6. People can’t be expected to stay in a marriage for a lifetime as they did in the past because we live so much longer today.
Unless our comparison goes back a hundred years, there is no basis for this belief. The enormous increase in longevity is due mainly to a steep reduction in infant mortality. And while adults today can expect to live a little longer than their grandparents, they also marry at a later age. The life span of a typical, divorce-free marriage, therefore, has not changed much in the past fifty years. Also, many couples call it quits long before they get to a significant anniversary: half of all divorces take place by the seventh year of a marriage. 6 [Sources]
7. Marrying puts a woman at greater risk of domestic violence than if she remains single.
Contrary to the proposition that for men "a marriage license is a hitting license," a large body of research shows that being unmarried—and especially living with a man outside of marriage—is associated with a considerably higher risk of domestic violence for women. One reason for this finding is that married women may significantly underreport domestic violence. Further, women are less likely to marry and more likely to divorce a man who is violent. Yet it is probably also the case that married men are less likely to commit domestic violence because they are more invested in their wives’ wellbeing, and more integrated into the extended family and community. These social forces seem to help check men’s violent behavior.7 [Sources]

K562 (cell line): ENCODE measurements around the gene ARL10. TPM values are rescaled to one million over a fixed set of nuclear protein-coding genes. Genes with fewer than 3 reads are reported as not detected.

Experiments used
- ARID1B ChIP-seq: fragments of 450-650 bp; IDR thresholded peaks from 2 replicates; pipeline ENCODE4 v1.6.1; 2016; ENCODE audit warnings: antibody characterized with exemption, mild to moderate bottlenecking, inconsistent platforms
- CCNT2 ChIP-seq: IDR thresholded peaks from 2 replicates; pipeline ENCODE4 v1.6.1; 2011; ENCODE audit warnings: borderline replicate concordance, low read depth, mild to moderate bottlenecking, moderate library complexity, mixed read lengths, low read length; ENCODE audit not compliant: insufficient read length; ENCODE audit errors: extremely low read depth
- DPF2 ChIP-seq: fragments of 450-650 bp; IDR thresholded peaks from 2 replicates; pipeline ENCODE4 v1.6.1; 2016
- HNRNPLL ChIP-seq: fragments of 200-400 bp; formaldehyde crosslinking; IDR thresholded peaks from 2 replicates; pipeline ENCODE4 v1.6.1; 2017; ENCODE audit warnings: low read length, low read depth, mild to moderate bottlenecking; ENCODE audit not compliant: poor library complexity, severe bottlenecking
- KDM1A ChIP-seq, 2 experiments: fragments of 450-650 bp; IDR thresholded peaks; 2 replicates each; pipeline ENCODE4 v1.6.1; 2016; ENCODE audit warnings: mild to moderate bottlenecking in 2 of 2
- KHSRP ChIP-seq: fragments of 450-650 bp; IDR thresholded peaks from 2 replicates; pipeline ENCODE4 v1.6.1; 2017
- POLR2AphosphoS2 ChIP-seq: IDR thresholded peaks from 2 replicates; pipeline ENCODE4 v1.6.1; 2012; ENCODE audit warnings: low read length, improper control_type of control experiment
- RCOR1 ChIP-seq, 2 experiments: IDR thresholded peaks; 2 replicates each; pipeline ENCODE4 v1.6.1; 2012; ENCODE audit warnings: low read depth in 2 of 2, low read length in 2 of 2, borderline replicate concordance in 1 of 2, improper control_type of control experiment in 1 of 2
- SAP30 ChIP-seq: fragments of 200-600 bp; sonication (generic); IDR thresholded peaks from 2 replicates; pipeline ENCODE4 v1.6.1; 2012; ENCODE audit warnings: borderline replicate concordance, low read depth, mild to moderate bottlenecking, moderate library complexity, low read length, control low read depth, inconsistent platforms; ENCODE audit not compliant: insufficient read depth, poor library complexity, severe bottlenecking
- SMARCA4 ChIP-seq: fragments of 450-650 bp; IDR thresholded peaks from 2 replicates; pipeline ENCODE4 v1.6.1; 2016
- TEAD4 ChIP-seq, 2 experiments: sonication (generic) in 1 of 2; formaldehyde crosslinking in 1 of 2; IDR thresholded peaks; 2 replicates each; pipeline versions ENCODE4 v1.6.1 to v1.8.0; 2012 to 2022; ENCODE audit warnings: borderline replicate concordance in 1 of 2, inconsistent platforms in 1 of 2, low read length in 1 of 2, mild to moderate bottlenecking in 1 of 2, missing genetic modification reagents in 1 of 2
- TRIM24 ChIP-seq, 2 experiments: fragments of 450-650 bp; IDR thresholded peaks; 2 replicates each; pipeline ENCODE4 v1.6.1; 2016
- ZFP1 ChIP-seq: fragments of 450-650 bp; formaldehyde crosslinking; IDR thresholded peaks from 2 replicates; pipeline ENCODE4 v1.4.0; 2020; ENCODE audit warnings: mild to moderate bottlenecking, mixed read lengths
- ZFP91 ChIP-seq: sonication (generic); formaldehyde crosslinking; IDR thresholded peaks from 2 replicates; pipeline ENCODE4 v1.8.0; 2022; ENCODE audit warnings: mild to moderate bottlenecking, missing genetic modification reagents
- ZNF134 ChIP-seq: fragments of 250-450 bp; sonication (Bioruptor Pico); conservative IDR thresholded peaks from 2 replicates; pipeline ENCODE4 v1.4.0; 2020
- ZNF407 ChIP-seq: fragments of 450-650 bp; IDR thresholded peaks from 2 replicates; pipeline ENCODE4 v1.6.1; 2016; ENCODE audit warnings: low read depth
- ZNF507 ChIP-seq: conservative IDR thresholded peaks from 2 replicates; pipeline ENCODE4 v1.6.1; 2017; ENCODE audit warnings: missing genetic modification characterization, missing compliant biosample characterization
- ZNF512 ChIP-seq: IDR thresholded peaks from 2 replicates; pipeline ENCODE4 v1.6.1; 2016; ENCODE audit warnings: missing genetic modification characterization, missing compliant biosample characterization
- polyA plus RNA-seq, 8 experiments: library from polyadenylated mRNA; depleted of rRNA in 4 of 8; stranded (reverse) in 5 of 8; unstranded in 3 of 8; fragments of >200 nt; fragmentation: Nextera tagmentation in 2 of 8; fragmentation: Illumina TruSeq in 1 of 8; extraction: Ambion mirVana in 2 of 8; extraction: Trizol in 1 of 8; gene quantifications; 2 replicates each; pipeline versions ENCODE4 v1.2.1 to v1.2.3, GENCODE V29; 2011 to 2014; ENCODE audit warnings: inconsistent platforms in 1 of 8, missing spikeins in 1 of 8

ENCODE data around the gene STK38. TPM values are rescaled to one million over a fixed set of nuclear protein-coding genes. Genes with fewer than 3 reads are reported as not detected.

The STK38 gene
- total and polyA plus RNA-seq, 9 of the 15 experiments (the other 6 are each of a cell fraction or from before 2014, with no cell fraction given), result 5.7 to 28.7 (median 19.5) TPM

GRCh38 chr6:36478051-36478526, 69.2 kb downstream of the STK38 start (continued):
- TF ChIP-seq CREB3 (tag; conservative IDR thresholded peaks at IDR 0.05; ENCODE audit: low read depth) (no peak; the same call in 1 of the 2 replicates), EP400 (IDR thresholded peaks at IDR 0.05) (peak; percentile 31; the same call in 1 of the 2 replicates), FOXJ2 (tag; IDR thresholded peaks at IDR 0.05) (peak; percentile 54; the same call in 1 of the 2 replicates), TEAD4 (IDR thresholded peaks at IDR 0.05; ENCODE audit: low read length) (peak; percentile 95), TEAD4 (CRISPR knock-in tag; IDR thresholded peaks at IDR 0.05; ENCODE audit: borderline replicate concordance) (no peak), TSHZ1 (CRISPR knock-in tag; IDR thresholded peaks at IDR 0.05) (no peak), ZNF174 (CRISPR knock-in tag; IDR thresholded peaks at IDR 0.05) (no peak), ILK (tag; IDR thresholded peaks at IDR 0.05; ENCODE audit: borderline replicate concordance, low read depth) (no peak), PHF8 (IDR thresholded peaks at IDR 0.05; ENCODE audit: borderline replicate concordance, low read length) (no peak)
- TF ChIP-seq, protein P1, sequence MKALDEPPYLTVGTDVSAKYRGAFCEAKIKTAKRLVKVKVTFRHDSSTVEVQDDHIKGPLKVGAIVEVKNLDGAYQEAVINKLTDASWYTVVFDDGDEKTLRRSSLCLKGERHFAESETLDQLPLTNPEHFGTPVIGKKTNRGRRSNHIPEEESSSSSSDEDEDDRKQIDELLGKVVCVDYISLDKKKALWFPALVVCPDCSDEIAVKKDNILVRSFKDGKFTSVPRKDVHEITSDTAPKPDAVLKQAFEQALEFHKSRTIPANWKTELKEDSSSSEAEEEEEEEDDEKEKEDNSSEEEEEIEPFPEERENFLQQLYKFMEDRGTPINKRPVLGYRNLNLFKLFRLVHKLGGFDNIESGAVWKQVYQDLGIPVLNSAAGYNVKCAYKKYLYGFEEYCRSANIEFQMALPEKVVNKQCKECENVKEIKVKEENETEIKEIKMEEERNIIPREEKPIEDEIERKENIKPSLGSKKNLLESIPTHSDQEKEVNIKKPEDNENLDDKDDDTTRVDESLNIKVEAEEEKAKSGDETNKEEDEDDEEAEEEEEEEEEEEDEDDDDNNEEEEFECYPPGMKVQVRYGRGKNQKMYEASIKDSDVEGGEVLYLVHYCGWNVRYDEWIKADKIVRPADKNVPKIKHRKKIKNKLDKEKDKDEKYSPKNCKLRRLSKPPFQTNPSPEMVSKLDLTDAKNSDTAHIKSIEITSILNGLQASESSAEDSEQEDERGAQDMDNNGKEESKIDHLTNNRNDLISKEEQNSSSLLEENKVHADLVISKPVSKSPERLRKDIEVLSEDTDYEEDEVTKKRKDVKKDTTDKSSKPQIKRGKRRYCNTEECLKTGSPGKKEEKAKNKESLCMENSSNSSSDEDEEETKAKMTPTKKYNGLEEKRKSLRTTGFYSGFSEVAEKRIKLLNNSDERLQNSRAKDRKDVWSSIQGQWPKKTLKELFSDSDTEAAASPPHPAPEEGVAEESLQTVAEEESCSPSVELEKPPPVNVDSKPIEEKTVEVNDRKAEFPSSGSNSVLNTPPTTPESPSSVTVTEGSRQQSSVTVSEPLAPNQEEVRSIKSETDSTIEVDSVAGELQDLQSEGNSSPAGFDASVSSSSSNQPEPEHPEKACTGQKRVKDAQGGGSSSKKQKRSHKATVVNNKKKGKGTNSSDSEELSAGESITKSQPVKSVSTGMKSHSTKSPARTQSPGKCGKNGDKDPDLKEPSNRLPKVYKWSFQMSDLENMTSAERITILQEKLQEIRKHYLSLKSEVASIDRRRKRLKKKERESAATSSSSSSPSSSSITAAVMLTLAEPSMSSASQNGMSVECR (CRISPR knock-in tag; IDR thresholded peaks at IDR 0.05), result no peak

8. Married people have less satisfying sex lives, and less sex, than single people.
According to a large-scale national study, married people have both more and better sex than do their unmarried counterparts. Not only do they have sex more often but they enjoy it more, both physically and emotionally.8 [Sources]
9. Cohabitation is just like marriage, but without "the piece of paper."
Cohabitation typically does not bring the benefits—in physical health, wealth, and emotional wellbeing—that marriage does. In terms of these benefits cohabitants in the United States more closely resemble singles than married couples. This is due, in part, to the fact that cohabitants tend not to be as committed as married couples, and they are more oriented toward their own personal autonomy and less to the wellbeing of their partner.9 [Sources]